Identifying Cognitive Predictors of Natural Hazard Preparedness using the Theory of Planned Behaviour
Vinnell, L. J. (Victoria University of Wellington), Milfont, T. L. (Victoria University of Wellington), McClure, J. (Victoria University of Wellington)
Natural hazards such as earthquakes and tsunami can have adverse impacts to infrastructures and populations globally. In Wellington, New Zealand, awareness of these hazards is high but preparation is low. Using the Theory of Planned Behaviour, we conducted an online survey with a large community sample (N = 604) to identify predictors of intentions to prepare for natural hazards. Results indicate that attitudes and perceived behavioural control were the only positive predictors of intentions to prepare for natural hazards—in particular, experiential attitudes (perceptions of the experience of preparing as positive), instrumental attitudes (perceptions of the outcomes of preparing as positive), and self-efficacy—with intention predicting information-seeking behaviour. A secondary goal of the study was to examine possible framing effects. “Natural hazards” or “natural disasters” are used inconsistently, and findings in other areas such as climate change communication demonstrate that relatively minor changes in the framing of target issues can impact intentions and actions. Our findings offer preliminary support for a similar framing effect for natural hazards/disasters, both in intention formation and in the association between intentions and behaviour. The findings of this research have important implications for public information campaigns and interventions aimed at increasing preparedness for natural hazards.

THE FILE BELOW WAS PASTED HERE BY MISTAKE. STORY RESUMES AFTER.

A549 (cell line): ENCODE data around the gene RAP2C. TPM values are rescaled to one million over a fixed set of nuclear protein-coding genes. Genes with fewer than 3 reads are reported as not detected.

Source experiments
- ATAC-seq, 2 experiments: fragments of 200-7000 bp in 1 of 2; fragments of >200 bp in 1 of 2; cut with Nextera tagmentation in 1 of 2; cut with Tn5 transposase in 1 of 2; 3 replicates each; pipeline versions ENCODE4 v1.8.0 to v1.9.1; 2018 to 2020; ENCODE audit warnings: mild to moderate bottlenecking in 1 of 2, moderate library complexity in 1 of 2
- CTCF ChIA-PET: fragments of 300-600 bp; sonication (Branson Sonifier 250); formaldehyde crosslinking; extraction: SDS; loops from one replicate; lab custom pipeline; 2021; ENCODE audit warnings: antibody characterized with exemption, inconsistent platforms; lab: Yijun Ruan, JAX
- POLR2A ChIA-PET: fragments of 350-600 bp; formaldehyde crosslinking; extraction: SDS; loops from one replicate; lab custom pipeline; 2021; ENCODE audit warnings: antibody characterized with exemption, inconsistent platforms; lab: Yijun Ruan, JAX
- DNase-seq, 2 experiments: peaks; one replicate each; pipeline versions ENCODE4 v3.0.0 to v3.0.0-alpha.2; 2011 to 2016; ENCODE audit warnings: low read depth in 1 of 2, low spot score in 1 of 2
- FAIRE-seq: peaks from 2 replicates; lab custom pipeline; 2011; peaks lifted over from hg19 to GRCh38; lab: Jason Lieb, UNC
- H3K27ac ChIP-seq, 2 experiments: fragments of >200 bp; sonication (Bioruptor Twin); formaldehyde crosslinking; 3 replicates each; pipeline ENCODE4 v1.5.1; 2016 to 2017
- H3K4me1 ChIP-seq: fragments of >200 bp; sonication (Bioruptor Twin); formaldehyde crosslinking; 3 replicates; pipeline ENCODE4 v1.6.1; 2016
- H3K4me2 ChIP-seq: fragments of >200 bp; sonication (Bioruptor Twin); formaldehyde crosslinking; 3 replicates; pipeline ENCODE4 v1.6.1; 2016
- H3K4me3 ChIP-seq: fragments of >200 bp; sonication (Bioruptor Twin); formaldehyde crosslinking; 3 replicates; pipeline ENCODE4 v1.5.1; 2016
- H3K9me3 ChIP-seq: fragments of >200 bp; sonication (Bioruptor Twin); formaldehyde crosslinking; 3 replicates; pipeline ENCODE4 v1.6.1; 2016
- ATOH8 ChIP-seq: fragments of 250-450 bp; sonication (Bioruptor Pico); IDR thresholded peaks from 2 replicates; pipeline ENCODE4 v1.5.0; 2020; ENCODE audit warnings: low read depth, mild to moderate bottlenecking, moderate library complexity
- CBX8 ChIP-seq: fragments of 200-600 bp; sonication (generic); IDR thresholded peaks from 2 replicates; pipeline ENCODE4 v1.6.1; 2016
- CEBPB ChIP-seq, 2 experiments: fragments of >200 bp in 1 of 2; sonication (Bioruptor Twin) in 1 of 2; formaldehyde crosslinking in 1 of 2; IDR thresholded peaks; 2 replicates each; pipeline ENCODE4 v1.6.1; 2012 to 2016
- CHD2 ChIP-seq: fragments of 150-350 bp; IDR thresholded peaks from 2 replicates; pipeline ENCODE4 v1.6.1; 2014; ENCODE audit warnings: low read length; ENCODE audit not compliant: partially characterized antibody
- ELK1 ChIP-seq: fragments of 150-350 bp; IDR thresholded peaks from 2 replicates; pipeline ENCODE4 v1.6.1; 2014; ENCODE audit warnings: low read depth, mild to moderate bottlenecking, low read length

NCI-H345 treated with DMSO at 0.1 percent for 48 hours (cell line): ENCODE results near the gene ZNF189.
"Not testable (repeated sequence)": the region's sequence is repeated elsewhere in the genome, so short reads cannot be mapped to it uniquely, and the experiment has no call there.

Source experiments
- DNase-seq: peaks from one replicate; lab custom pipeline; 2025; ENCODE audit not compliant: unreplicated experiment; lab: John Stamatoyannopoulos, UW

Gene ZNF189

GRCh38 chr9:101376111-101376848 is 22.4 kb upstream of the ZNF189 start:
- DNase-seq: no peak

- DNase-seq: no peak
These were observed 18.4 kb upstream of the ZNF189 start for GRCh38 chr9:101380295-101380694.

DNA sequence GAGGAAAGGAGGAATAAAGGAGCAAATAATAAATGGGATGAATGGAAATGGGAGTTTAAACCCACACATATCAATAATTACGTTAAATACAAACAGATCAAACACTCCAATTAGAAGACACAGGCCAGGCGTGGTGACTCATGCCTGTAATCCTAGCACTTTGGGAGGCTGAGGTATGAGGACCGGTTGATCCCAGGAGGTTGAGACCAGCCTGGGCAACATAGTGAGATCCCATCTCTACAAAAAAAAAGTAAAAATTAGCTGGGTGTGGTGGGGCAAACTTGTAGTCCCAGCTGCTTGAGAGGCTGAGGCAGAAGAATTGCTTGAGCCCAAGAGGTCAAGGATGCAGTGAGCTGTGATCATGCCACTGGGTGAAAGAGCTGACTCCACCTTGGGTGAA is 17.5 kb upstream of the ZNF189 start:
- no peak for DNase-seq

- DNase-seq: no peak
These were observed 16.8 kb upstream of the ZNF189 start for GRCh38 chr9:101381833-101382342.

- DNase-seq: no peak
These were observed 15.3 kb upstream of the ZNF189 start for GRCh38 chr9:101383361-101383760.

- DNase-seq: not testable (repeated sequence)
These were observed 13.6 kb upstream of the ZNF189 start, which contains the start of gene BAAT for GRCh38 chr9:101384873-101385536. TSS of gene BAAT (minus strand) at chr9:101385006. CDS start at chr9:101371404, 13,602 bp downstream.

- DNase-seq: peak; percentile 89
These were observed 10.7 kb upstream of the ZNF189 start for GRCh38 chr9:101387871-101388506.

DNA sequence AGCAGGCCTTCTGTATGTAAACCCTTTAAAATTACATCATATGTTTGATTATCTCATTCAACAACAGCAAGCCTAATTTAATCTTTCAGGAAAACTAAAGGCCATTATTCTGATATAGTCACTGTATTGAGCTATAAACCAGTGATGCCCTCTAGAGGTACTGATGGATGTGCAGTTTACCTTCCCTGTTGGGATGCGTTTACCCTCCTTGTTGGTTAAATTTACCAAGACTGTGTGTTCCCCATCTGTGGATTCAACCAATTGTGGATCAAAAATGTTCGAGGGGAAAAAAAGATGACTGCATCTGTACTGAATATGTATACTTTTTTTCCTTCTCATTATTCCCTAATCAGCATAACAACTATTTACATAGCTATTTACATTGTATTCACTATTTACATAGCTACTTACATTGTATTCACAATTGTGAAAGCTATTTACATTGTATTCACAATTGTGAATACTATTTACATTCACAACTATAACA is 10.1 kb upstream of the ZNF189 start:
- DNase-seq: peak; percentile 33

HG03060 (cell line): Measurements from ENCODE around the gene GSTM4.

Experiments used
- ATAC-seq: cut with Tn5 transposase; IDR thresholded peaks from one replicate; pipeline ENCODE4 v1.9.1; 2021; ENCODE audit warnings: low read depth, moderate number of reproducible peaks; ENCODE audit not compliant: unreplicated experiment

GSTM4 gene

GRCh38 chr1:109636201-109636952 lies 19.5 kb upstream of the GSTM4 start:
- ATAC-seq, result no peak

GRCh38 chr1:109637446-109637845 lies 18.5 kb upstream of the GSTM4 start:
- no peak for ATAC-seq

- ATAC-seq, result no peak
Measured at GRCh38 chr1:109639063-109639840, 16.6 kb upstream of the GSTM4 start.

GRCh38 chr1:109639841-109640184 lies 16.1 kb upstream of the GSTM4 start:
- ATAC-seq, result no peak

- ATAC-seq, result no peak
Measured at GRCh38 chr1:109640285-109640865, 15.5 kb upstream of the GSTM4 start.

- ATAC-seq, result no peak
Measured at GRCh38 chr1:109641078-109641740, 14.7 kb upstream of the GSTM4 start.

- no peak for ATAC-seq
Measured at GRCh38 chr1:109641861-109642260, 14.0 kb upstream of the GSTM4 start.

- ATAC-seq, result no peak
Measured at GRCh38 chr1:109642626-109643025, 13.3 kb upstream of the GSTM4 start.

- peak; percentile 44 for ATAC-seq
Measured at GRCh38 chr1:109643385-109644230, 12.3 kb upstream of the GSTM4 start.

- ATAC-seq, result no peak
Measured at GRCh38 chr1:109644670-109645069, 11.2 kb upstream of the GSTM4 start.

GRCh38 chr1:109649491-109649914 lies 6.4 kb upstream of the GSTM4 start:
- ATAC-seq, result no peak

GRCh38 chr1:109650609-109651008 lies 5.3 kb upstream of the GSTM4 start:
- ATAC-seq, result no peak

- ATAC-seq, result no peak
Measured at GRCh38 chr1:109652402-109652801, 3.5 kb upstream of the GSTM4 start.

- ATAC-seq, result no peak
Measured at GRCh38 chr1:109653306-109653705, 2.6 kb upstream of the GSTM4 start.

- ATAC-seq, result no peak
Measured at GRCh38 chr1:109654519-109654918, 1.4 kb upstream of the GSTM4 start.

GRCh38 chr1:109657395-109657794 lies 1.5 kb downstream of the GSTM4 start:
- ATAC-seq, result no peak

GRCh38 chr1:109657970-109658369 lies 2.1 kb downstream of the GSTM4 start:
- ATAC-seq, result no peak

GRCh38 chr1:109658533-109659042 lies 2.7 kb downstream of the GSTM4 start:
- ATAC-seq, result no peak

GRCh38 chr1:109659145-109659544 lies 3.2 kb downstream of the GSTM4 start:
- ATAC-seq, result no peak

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Environment and Health